The adoption of Kubernetes creates a highly dynamic, unpredictable IT environment. This creates many challenges related to security and compliance. Kubernetes administrators and operators are looking for ways to adapt to evolving cyber attacks and changing regulations.
Kubernetes security requires a multi-layered approach. At the start of the software development lifecycle (SDLC), it requires strict adherence to code quality standards, security scanning of all components and container images, and digital certificates to confirm authenticity of components.
Later on, when software is running in Kubernetes clusters, there is a need to achieve full observability of the containerized environment, maintain audit trails, and closely monitor networks and data flows to avoid unauthorized access.
While organizations choose how they manage their security, regulators are the ones that set and enforce the required compliance standards. To help manage compliance, security research bodies provide standardized frameworks and guidelines for managing security in the Kubernetes ecosystem. We’ll cover several of these frameworks, and review best practices for successfully adopting them.
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The Center for Internet Security (CIS) is a global security organization that provides industry-standard recommendations for configuring cluster components. It aims to provide objective, consensus-based guidelines to improve the security posture of Kubernetes deployments.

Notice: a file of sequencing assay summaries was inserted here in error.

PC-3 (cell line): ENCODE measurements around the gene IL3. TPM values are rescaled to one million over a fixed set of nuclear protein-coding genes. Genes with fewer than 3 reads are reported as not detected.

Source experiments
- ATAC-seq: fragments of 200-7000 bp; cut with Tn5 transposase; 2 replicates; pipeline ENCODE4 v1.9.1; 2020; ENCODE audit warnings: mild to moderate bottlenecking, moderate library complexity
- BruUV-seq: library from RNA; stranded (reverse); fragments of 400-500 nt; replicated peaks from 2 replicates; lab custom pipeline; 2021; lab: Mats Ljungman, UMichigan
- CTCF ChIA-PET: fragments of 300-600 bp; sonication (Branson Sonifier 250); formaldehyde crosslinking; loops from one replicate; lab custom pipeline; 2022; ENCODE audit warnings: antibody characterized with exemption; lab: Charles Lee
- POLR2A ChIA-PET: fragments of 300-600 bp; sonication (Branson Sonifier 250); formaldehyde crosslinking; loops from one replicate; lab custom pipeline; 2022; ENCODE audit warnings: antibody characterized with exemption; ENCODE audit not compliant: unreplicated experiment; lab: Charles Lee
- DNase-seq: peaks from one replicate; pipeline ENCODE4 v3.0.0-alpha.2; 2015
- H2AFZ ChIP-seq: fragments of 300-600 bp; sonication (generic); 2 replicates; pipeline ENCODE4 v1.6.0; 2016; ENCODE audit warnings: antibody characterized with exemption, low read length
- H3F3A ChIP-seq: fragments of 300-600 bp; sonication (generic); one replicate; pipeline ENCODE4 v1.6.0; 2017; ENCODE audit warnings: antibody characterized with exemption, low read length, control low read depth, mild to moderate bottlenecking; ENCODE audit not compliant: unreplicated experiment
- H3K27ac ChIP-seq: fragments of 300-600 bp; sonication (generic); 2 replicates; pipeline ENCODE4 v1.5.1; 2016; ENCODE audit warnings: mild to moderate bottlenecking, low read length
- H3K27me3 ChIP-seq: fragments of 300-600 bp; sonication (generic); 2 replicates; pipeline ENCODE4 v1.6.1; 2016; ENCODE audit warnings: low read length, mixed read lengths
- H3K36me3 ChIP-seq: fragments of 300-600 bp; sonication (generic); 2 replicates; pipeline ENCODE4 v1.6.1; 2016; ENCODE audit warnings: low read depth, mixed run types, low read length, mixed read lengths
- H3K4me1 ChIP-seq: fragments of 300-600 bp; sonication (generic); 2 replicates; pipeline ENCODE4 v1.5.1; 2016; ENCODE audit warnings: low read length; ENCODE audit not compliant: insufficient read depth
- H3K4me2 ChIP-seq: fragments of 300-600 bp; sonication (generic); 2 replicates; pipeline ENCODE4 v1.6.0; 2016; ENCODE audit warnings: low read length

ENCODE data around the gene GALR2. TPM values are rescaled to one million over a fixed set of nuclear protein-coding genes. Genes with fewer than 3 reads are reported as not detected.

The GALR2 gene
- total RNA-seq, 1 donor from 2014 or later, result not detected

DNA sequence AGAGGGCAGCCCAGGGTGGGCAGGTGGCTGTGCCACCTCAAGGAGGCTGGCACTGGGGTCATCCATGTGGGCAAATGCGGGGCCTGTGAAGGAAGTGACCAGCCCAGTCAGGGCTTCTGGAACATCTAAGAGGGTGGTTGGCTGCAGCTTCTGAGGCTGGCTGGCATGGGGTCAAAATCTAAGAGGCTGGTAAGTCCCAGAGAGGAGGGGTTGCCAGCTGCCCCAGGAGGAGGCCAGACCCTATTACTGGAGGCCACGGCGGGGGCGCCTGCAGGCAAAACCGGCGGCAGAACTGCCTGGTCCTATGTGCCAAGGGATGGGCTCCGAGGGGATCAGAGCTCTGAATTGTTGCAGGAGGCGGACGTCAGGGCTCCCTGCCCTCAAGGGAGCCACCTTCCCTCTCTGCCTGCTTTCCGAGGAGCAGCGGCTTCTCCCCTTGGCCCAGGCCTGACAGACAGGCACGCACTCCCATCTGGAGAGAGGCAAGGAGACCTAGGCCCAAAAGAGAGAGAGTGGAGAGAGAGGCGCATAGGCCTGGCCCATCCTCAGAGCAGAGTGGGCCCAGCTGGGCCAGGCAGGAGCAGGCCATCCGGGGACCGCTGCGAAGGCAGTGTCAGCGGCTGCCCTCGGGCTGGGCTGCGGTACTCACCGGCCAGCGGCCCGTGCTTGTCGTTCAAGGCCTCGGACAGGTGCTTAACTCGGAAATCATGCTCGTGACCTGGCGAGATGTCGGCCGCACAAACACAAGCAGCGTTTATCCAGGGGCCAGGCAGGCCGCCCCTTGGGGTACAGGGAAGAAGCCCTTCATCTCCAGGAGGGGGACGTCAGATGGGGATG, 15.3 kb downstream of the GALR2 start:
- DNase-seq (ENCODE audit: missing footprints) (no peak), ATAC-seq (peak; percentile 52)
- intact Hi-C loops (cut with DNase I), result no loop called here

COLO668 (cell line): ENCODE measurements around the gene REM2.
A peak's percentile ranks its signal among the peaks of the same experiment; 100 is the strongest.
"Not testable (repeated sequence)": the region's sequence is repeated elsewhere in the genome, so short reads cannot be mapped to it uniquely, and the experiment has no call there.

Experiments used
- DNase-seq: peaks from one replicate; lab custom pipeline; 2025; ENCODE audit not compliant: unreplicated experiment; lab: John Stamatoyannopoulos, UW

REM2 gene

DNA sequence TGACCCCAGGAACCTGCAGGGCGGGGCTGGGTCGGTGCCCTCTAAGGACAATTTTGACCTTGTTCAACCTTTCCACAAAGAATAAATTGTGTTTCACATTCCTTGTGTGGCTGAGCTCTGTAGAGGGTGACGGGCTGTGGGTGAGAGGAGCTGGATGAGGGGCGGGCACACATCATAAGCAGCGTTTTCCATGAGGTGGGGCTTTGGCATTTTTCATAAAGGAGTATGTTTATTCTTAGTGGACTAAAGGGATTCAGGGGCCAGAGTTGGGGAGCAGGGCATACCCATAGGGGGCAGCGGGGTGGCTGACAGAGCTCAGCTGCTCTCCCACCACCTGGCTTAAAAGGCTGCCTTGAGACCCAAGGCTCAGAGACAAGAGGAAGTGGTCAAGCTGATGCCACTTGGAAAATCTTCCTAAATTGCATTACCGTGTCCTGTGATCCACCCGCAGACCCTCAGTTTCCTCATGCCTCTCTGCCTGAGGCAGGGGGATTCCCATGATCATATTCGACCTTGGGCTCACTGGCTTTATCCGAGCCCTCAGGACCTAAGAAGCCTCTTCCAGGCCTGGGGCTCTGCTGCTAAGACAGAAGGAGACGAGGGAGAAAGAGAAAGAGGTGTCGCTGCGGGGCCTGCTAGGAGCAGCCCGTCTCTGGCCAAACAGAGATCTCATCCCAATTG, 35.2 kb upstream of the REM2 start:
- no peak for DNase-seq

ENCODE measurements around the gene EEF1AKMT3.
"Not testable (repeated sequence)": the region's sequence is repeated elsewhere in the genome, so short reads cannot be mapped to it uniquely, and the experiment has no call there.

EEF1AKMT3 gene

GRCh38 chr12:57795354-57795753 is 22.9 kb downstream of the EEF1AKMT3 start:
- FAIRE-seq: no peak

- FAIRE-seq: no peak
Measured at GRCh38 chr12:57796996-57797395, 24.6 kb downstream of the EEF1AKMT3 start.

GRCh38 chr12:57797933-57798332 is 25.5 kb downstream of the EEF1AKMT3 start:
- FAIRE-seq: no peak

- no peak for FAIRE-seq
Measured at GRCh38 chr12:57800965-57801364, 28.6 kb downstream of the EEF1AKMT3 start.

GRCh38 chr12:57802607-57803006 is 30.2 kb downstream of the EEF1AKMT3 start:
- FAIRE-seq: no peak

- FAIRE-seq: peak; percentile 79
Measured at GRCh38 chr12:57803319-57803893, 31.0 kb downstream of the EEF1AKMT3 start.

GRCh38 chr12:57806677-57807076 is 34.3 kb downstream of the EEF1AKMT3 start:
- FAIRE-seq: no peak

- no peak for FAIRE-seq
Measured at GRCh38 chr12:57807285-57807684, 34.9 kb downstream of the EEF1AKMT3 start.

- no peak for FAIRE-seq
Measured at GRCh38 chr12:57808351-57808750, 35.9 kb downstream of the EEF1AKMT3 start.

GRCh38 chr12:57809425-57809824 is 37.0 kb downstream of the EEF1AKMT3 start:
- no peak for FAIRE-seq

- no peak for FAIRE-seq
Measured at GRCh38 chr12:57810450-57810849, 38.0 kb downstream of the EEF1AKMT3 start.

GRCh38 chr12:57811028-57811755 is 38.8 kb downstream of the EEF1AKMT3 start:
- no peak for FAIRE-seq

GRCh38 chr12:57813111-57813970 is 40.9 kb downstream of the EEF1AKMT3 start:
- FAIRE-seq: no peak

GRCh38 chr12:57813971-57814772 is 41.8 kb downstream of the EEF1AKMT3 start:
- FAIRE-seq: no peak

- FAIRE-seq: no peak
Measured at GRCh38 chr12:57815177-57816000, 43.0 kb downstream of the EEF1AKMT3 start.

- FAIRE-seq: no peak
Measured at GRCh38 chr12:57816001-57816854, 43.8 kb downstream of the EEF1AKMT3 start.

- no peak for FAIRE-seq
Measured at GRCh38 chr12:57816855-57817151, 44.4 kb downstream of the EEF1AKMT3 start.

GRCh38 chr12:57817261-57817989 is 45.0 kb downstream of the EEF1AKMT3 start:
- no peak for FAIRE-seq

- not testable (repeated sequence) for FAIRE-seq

The Kubernetes benchmark has two categories of recommendations:
CIS also provides tools to verify that Kubernetes cluster resources meet security requirements, generating alerts for components that do not meet the requirements. The CIS framework works with any Kubernetes distribution.
The National Institute of Standards and Technology (NIST) has published a special risk management framework for containers and containerized environments. Also known as the NIST Application Container Security Guide, this publication highlights the security risks associated with containerized applications and practical recommendations for addressing them.
Adopting the NIST Security Framework for Containers provides organizations with several benefits:
Related content: Read our guide to Container Compliance
The National Security Agency (NSA) and Cybersecurity and Infrastructure Security Agency (CISA) recently published Kubernetes hardening guidelines that describe specific threats to Kubernetes clusters and provide mitigation guidance in five key areas: